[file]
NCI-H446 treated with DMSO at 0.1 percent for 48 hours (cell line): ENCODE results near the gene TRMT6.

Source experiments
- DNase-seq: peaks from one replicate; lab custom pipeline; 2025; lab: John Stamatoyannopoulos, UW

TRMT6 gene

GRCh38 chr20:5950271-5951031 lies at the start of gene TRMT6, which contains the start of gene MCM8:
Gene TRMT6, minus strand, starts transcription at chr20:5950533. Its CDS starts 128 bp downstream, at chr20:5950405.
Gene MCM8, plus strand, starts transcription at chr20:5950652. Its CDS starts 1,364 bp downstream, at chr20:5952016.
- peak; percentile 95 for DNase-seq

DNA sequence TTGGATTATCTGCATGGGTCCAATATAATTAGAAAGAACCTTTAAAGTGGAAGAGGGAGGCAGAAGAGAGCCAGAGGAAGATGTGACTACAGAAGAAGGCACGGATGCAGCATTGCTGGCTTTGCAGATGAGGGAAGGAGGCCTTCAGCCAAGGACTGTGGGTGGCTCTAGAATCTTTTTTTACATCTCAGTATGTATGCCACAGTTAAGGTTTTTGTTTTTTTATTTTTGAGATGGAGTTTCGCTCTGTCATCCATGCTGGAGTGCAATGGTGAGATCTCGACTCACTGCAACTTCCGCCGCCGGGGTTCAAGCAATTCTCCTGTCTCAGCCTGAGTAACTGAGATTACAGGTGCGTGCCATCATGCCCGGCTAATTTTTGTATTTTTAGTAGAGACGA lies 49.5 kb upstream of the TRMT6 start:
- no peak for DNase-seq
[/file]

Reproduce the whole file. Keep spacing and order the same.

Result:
NCI-H446 treated with DMSO at 0.1 percent for 48 hours (cell line): ENCODE results near the gene TRMT6.

Source experiments
- DNase-seq: peaks from one replicate; lab custom pipeline; 2025; lab: John Stamatoyannopoulos, UW

TRMT6 gene

GRCh38 chr20:5950271-5951031 lies at the start of gene TRMT6, which contains the start of gene MCM8:
Gene TRMT6, minus strand, starts transcription at chr20:5950533. Its CDS starts 128 bp downstream, at chr20:5950405.
Gene MCM8, plus strand, starts transcription at chr20:5950652. Its CDS starts 1,364 bp downstream, at chr20:5952016.
- peak; percentile 95 for DNase-seq

DNA sequence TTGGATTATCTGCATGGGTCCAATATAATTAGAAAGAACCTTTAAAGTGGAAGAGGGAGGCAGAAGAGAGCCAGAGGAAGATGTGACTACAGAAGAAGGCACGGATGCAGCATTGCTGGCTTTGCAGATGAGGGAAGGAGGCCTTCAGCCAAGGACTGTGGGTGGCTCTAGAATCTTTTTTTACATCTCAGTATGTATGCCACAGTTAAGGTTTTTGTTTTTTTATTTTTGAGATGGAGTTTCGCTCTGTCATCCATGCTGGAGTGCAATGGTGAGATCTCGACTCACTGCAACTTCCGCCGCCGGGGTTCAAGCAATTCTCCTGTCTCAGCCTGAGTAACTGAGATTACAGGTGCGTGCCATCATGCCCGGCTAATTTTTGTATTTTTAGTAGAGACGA lies 49.5 kb upstream of the TRMT6 start:
- no peak for DNase-seq